2022-10-06
 
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Sarah Bronsard

Dancer, Choreographer

Sarah Bronsard is a choreographer based in Montreal. She finds her most fertile ground in flamenco dance and the contemporary dance scene, after a multidisciplinary artistic career that includes music, glassblowing, digital arts and a career as a painter. Her projects – supported by the Canada Council for the Arts (CCA) and the Conseil des Arts et des Lettres du Québec (CALQ) – have been presented in Quebec (Tangente, Société des Arts Technologiques), in Europe (France, Wales, Italy, Netherlands) and in Asia (Japan). Her work has received the Cirque du Soleil “Best Original Creation” award (Fringe, 2012), the Pierre Lapointe award (UQAM, 2016 and 2017) and the David-Kilburn award (UQAM, 2020). Recently, she did a residency at TOKAS (Japan, 2020) and in 2021, she toured with the piece “Èbe” around the province of Québec and presented it at the opening of the Casablanca International Video Art Festival (Maroc). She is currently developing “L’écho des racines“, a co-creation with ten dancers and musicians based on the encounter between flamenco and Quebecois step dancing, as well as “Les Rigoles“, a co-creation with Alexandra Templier based on the phenomenon of laughter. She founded La Sporée / Sarah Bronsard in the fall of 2021.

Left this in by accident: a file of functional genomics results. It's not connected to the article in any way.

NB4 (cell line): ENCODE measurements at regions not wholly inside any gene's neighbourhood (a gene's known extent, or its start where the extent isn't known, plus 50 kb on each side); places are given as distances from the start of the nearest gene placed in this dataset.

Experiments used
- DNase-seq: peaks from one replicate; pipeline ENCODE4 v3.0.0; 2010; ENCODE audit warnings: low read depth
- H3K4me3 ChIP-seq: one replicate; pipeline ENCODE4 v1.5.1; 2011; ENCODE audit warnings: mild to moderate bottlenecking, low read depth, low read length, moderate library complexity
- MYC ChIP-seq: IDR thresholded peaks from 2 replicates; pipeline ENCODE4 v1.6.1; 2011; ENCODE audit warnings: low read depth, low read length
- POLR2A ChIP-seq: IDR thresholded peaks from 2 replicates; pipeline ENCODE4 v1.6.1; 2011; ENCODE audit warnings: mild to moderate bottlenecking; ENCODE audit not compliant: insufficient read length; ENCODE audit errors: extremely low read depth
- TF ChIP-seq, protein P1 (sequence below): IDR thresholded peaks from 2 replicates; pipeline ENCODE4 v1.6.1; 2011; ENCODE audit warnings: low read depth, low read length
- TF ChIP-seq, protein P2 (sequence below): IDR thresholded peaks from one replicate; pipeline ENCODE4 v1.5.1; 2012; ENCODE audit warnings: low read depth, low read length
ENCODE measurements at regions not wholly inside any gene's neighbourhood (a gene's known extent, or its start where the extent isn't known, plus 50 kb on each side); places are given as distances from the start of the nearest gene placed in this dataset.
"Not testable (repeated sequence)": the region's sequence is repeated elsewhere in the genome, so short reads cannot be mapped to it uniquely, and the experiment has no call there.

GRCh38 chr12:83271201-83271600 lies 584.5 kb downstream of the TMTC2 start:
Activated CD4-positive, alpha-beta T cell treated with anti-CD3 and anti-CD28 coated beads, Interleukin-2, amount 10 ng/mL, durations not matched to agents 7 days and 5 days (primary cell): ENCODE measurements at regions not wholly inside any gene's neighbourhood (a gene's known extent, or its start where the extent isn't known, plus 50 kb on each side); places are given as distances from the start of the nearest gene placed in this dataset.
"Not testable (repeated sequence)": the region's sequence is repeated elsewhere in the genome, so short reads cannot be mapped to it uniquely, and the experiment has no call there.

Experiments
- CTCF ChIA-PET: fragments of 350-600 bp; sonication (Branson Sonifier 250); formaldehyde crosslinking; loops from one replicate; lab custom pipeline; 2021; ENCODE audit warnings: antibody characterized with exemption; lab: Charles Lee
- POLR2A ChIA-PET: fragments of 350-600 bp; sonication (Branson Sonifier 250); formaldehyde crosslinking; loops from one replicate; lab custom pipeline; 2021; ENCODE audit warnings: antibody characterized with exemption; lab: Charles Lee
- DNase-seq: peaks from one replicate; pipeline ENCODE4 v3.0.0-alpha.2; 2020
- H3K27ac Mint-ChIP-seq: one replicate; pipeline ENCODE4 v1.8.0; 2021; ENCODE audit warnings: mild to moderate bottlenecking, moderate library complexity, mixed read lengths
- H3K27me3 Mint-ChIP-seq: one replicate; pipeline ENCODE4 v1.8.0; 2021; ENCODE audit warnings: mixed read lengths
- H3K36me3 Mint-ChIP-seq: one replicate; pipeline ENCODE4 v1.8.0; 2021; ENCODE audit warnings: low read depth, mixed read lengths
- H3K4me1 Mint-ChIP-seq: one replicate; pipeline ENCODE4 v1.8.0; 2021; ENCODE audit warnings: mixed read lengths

In addition to her choreographic practice, she has been a performer for the choreographers Aurélie Pedron, Audrey Gaussiran and [ZØGMA]. She completed a master’s thesis in research-creation at the Department of Dance at UQAM (2020) around the issues of intercorporeity between dance and music.

Sarah Bronsard is interested in the fertile tension of the “in-between”, particularly that which unfolds between tradition and exploration, embracing what emerges from the encounter with the other. In her creations, she favours musical, robotic and choreographic collaborations to develop her creations from flamenco dance where rhythm, intensity, contrasts, and codifications come into play. Digital art continues to influence her practice, through the porous paths it dilates between disciplines, although her projects are now anchored in the way this porosity originates in the lived body. Her multi-disciplinary background, her experiences in craft and her attraction to traditional dances give her an “artisan” approach to movement, sensitive to the rules of art established by these different traditions, each of which offers specific perspectives on the experience of the body in movement and on what unfolds between them.